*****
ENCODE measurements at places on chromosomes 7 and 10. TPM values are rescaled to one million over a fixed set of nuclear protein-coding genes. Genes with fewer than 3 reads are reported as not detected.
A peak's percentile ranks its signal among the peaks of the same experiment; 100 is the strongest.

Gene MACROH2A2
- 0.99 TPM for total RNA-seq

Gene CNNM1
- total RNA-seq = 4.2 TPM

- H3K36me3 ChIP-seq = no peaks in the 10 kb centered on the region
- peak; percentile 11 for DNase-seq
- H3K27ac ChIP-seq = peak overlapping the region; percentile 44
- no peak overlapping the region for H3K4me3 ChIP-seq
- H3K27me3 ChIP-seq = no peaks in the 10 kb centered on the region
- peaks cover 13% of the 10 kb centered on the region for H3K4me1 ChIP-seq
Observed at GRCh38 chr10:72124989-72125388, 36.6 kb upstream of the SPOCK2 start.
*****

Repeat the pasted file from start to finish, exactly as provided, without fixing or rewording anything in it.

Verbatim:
ENCODE measurements at places on chromosomes 7 and 10. TPM values are rescaled to one million over a fixed set of nuclear protein-coding genes. Genes with fewer than 3 reads are reported as not detected.
A peak's percentile ranks its signal among the peaks of the same experiment; 100 is the strongest.

Gene MACROH2A2
- 0.99 TPM for total RNA-seq

Gene CNNM1
- total RNA-seq = 4.2 TPM

- H3K36me3 ChIP-seq = no peaks in the 10 kb centered on the region
- peak; percentile 11 for DNase-seq
- H3K27ac ChIP-seq = peak overlapping the region; percentile 44
- no peak overlapping the region for H3K4me3 ChIP-seq
- H3K27me3 ChIP-seq = no peaks in the 10 kb centered on the region
- peaks cover 13% of the 10 kb centered on the region for H3K4me1 ChIP-seq
Observed at GRCh38 chr10:72124989-72125388, 36.6 kb upstream of the SPOCK2 start.